The large barn of James Near, adjoining this city, was totally destroyed by fire Friday night. With the building were twenty-five tons of hay, harness and other property. A buggy shed and harness shop were also destroyed. There were eleven horses in the barn, but with the exception of one they were removed without injury. The animal caught in the flames is Mr. Near’s fine driving mare and it is hoped her injuries are not serious. Some fencing and grass in the pasture caught fire but was extinguished. The flames so near the city attracted many people to the scene…– Santa Rosa Republican, August 15, 1908
HORSES AND MULES BURN TO DEATH IN BARN FIRE
Disasterous Fire on Harrison Finley Place
The large barn on the Harrison Finley place, north of town on the Mark West Springs road, was totally destroyed by the fire shortly before midnight Saturday night together with fifteen tons of hay, two horses, two mules, eight sets of double harness, a heavy truck and a spring wagon. The only insurances as far as could be learned was on the mules.
The origin of the fire is a mystery. It was first seen by Charles Maddux as he drove home from Santa Rosa. Mr. Maddux rushed to the Finley residence, roused the family, and gave the alarm. Joseph Brandt, a neighbor, got his large touring car and gathered up all the neighbors for miles and a bucket brigade was soon formed to fight the flames, but all to no avail.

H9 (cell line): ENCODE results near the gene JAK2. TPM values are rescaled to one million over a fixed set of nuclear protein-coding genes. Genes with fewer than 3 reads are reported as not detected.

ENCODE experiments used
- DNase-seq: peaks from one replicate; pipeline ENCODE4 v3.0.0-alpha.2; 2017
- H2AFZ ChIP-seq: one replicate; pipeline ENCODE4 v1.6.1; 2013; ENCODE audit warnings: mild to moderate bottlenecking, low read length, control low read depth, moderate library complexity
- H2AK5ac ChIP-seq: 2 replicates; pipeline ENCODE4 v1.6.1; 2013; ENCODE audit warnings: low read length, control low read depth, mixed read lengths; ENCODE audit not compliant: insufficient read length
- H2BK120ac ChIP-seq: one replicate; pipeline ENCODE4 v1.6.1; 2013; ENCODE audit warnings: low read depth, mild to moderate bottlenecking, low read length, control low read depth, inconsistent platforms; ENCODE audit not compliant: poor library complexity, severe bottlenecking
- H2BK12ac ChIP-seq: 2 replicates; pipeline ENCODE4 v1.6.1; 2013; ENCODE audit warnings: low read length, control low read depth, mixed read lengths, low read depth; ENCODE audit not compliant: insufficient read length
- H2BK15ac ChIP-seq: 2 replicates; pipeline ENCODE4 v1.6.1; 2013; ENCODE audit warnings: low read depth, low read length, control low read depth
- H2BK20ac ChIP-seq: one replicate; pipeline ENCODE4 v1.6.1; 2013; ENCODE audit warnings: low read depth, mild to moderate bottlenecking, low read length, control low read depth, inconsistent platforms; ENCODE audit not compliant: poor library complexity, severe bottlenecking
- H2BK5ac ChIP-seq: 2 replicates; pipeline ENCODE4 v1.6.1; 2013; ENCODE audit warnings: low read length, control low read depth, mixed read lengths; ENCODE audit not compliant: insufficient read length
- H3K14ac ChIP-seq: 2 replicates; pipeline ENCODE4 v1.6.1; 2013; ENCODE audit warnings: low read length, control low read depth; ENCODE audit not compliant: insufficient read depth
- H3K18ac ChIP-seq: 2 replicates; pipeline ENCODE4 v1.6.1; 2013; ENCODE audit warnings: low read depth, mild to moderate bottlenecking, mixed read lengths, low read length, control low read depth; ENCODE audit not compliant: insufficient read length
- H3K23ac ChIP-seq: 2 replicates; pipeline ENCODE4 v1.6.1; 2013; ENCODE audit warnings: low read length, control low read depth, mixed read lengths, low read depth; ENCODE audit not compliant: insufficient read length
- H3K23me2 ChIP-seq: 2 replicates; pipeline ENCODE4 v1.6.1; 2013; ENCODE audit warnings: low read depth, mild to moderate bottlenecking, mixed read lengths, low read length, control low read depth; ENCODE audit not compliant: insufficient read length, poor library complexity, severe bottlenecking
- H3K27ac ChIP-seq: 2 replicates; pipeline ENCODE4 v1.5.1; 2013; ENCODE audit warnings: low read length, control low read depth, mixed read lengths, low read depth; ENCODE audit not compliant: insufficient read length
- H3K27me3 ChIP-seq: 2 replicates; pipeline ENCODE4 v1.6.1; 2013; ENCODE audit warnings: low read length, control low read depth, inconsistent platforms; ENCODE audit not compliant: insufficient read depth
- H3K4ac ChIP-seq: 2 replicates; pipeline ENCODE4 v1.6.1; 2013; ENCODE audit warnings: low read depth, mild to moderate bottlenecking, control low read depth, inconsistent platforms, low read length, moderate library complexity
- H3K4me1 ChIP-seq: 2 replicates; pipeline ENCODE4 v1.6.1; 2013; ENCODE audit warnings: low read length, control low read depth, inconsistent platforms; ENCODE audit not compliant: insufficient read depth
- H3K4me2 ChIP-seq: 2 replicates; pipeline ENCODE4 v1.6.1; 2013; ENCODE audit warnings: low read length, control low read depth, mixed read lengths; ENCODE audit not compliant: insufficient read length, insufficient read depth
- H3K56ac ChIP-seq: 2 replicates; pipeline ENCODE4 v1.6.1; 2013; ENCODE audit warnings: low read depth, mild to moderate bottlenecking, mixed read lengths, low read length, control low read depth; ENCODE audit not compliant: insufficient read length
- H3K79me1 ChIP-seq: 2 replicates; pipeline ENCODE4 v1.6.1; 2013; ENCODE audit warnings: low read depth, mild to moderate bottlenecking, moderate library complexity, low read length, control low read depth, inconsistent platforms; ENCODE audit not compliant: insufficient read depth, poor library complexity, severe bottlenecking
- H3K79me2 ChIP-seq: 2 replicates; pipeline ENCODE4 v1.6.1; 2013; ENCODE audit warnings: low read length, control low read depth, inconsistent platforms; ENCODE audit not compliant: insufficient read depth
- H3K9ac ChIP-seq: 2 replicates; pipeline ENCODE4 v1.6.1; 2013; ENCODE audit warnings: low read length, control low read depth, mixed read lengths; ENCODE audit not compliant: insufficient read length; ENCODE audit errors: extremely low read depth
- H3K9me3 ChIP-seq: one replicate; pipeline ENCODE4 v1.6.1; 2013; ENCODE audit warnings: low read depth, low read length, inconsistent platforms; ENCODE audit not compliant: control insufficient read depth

The barn was enveloped in flames when first discovered and at no time was there any chance to rescue the animals or property after Mr. Maddux arrived. The flames were seen for miles in all directions, and created considerable excitement. Messages of inquiry were received by the Press Democrat regarding the fire while it was in progress. The barn was a large structure, being 25×60 feet, and two stories. The hay was stored in the loft. The loss will be quite heavy on Mr. Finley.– Press Democrat, August 23, 1908
ARE INVESTIGATING THE INCENDIARY FIRES
The destruction of the barns of James Near and Harrison Finley on the Mark West road, near the junction of the Healdsburg road, within a week of one another, has caused considerable uneasiness in the neighborhood. Speculation is rife as to the cause of the fires. All are firm in the opinion that they were set by some one intent on getting even for some imagined injury. Some believe it is the work of a crank, who opposes the Japanese, as the farmers used Japs to string their hops. They say they were unable to get other help. Sheriff J. K. Smith returned Monday evening after a two days investigation as much in the dark as ever. He found some tracks, but was unable to follow them to any tangible results. He hardly agrees with the Jap theory.– Press Democrat, August 25, 1908